I would like to draw a large number of quads, each representing a small segment of a curve, so that the curve appears smooth but is really made up of just linear pieces. I also want to be able to set both the thickness of the line and a thickness for a blended part of the line, such that in the blended region the line linearly loses its alpha component. Ideally these lines would be able to be oriented in any way in a 3D scene, though they will most often be in a plane facing the camera.

The problem is that it is that it's hard to blend the line with the background without having the overlapping segments interact with each other, becoming brighter where many overlap. I only want 1 fragment of the line to blend with the background, but it's hard to know which fragment is the correct one if you render each quad separately.

Is there an efficient way to do something like this? Or do I have to do some kind of pre-processing to turn the line into 1 mesh instead of rendering it as a bunch of quads?

[Here is a picture of the problem with the lines intersecting each other & not blending correctly]


Here is a related problem, but it's different because I want to blend the quads so that they fall off linearly. If you implement the solution from this thread, then the blending will look incorrect.

OpenGL blending function to elminate primitive overlap but maintain overall opacity


It looks like you are rendering your lines as simple overlapping rectangles, like this:

lines as simple overlapping rectangles

For perfect results, you need to render an corner cap like this, with nothing overlapping:

rounded corner cap

Think about how you'd construct those orange points. You can approximate the circular cap with a triangle fan. You can also make sharp or flat corners depending on your preference.

In response to @GuyRT's answer: GL_MAX blend mode would look like this:

intersection of feathered lines in MAX blend mode

  • Yes, this works, but if you have dozens of unusual intersections, with segments hitting corners, passing through each other partially, etc. this seems like a huge headache. Is there no way to do this with fragments instead of setting up the lines like this? Further, if you want to do blending, I feel like you already have to do a lot of calculations with fragments anyway, even if you do the no-overlap approach... Mar 18 '14 at 15:28

You could draw your lines into an FBO using glBlendEquation( GL_MAX ), then combine the result with your background using glBlendEquation( GL_FUNC_ADD ) (the default blending equation).

A better option (in light of japreiss's and the OP's comments), would be to draw just the bright part of the lines into an FBO, then blur the result (firstly horizontally into another buffer, then again vertically into the first buffer), before compositing onto the background.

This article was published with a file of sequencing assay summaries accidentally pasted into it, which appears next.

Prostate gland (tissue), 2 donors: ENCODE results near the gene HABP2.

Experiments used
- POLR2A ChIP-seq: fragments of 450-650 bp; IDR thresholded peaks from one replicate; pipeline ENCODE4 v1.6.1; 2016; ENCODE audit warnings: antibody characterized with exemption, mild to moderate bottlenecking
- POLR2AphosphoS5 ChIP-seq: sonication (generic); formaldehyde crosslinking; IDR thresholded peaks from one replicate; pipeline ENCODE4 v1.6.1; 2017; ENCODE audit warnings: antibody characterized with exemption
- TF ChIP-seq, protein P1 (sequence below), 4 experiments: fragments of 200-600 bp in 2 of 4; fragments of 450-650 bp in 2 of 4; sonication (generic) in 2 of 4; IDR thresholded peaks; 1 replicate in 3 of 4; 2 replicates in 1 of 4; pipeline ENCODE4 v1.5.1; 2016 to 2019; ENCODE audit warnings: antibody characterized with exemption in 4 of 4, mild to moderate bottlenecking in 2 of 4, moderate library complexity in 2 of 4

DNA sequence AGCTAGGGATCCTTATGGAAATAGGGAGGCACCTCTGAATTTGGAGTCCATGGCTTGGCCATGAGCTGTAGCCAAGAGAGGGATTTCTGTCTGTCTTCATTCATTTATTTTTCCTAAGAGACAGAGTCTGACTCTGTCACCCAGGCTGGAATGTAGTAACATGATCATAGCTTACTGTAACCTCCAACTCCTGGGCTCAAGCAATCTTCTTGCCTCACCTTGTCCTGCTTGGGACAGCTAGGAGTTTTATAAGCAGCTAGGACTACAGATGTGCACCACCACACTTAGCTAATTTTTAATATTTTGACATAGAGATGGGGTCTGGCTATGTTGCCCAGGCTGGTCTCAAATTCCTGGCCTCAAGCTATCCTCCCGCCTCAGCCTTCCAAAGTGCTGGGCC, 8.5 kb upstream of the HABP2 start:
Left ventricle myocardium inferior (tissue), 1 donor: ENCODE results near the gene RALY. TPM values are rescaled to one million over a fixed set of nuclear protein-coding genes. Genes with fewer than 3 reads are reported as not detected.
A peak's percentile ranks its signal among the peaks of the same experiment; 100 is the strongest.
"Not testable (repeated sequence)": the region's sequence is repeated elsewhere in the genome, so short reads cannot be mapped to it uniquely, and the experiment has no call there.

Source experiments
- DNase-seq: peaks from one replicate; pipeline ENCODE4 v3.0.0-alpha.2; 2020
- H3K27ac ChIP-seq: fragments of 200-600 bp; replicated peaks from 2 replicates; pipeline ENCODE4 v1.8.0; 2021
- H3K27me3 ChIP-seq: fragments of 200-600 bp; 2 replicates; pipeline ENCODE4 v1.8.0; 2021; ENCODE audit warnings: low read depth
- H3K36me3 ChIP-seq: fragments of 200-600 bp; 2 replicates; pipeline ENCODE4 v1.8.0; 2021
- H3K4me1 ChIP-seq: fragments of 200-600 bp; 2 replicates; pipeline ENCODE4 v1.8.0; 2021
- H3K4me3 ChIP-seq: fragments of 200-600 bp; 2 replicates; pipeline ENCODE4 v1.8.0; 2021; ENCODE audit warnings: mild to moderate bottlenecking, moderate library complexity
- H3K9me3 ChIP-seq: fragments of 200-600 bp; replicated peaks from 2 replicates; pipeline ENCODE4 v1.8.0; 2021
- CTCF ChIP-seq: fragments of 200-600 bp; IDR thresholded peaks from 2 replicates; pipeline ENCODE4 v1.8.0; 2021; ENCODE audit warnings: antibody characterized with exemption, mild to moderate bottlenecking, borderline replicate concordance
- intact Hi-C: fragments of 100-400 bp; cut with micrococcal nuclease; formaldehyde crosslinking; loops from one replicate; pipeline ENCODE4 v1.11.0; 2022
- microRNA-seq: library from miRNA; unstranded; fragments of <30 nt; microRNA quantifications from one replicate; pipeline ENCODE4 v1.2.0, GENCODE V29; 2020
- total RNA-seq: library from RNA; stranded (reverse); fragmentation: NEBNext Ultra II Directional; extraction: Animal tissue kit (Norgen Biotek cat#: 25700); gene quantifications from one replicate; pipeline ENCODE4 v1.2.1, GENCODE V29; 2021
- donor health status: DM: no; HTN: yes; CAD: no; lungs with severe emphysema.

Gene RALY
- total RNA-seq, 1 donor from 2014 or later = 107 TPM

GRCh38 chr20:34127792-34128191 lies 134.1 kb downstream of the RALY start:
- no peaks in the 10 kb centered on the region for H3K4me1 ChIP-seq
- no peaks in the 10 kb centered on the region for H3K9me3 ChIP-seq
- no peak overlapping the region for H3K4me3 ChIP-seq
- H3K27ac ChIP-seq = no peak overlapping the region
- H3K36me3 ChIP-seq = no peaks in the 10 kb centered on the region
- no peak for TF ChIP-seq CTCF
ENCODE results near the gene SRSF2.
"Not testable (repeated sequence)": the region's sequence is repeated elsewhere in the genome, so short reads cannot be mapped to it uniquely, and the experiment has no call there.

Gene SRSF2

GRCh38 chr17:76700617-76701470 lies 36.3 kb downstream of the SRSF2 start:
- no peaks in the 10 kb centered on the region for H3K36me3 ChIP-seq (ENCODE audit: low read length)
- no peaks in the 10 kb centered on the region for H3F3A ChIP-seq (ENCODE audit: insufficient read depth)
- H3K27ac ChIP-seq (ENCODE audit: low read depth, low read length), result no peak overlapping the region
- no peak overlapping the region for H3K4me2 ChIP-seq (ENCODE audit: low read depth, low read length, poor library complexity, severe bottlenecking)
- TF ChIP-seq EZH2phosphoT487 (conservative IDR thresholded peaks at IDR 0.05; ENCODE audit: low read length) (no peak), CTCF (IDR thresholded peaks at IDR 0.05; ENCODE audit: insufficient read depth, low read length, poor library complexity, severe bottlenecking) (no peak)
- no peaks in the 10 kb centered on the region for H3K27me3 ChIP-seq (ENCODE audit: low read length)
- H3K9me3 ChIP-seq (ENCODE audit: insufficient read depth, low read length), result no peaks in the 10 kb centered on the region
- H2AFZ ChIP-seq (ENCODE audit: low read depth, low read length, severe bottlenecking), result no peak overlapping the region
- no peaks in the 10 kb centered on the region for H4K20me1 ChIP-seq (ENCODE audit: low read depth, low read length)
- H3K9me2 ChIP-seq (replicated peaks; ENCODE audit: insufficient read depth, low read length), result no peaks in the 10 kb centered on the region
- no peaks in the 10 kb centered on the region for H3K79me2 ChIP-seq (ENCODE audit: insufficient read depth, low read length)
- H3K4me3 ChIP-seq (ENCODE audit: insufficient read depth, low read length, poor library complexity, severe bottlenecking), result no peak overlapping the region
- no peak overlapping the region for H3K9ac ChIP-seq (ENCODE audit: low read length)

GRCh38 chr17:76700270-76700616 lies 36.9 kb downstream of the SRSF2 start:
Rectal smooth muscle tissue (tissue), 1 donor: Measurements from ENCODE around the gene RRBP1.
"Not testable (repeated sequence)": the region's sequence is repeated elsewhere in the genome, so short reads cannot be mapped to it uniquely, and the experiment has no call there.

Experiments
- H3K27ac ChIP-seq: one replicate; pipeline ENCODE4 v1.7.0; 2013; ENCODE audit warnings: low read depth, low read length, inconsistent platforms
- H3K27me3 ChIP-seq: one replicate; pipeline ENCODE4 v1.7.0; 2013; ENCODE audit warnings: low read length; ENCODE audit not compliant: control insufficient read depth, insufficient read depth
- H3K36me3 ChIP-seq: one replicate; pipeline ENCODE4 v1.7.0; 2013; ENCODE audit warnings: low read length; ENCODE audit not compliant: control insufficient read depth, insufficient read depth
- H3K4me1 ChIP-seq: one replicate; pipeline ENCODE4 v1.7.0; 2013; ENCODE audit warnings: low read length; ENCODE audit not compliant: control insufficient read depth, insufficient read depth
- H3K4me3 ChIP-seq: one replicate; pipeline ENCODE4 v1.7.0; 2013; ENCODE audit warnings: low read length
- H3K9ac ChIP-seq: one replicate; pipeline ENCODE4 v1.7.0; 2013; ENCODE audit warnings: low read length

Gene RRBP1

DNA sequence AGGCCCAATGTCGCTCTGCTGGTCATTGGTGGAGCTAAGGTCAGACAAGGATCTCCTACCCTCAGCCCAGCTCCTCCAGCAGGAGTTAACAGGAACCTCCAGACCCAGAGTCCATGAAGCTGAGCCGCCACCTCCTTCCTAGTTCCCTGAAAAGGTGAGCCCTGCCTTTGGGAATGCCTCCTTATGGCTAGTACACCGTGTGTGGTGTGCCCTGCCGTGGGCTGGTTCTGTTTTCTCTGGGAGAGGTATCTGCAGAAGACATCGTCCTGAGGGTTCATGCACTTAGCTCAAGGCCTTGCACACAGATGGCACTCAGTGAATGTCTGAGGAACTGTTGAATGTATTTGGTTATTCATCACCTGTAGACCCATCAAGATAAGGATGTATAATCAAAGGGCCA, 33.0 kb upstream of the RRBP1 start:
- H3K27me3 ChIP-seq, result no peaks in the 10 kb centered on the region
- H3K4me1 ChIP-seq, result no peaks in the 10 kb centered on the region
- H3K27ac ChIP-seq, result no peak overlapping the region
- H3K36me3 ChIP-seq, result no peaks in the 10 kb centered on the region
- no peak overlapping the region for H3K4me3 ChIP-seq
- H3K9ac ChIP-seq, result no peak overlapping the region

• GL_MAX looks weird too - see my edited answer for an example image.
    – japreiss
    Mar 18 '14 at 17:07
  • Yes, that doesn't look great. Perhaps just render the bright parts of the line then blur/bloom would work better.
    – GuyRT
    Mar 18 '14 at 17:15
  • Yeah your answer helps, but it looks horrible when you get two intersecting gradients like in that picture (it's nothing wrong with glBlend though, I think it just generally looks bad to draw things like this). This looks great for circles though and other smooth things. I wonder if there is some different way of making the alpha fall off so that you wouldn't get such nasty intersections. Thanks though. Mar 18 '14 at 21:13


fn draw_segments(a: Vec2, b: Vec2, c: Vec2, color: Color, thickness: f32) {
    // goal: draw segment AB and segment BC using triangle primitive.
    let k = vec2(0.5 * thickness, 0.5 * thickness);

    // proj half thickness \\
    let p_ab = (b - a).normalize() * k;
    let p_bc = (c - b).normalize() * k;
    let p_ac = (c - a).normalize() * k;
    // rej half thickness _|_
    let r_ab = p_ab.perp();
    let r_bc = p_bc.perp();
    let r_ac = p_ac.perp();
    // b_s is the shared point south from b used as join
    let b_s = b - r_ac;
    let mid_b_s_from_ab = (b + r_ab - p_ab).lerp(b_s, 0.5);
    let mid_b_s_from_bc = (b + r_bc + p_bc).lerp(b_s, 0.5);

    // main ab quad
    add_triangle(a + r_ab - p_ab, b + r_ab - p_ab, a - r_ab - p_ab, Color::RED);
    add_triangle(b + r_ab - p_ab, a - r_ab - p_ab, b_s, Color::WHITE);
    // corner ab quad
    add_triangle(b + r_ab - p_ab, b + r_ab, mid_b_s_from_ab, Color::GREEN);
    add_triangle(b + r_ab, mid_b_s_from_ab, b, Color::BLUE);
    // corner ab triangle
    add_triangle(mid_b_s_from_ab, b, b_s, Color::RED);
    // corner 'arc'
    add_triangle(b + r_ab, b, b + r_bc, Color::WHITE);
    // corner bc triangle
    add_triangle(mid_b_s_from_bc, b, b_s, Color::WHITE);
    // corner bc quad
    add_triangle(b + r_bc, b + r_bc + p_bc, b, Color::BLUE);
    add_triangle(b + r_bc + p_bc, b, mid_b_s_from_bc, Color::GREEN);
    // main bc quad
    add_triangle(b + r_bc + p_bc, c + r_bc + p_bc, b_s, Color::RED);
    add_triangle(c + r_bc + p_bc, b_s, c - r_bc + p_bc, Color::WHITE);


Your Answer

By clicking “Post Your Answer”, you agree to our terms of service, privacy policy and cookie policy

Not the answer you're looking for? Browse other questions tagged or ask your own question.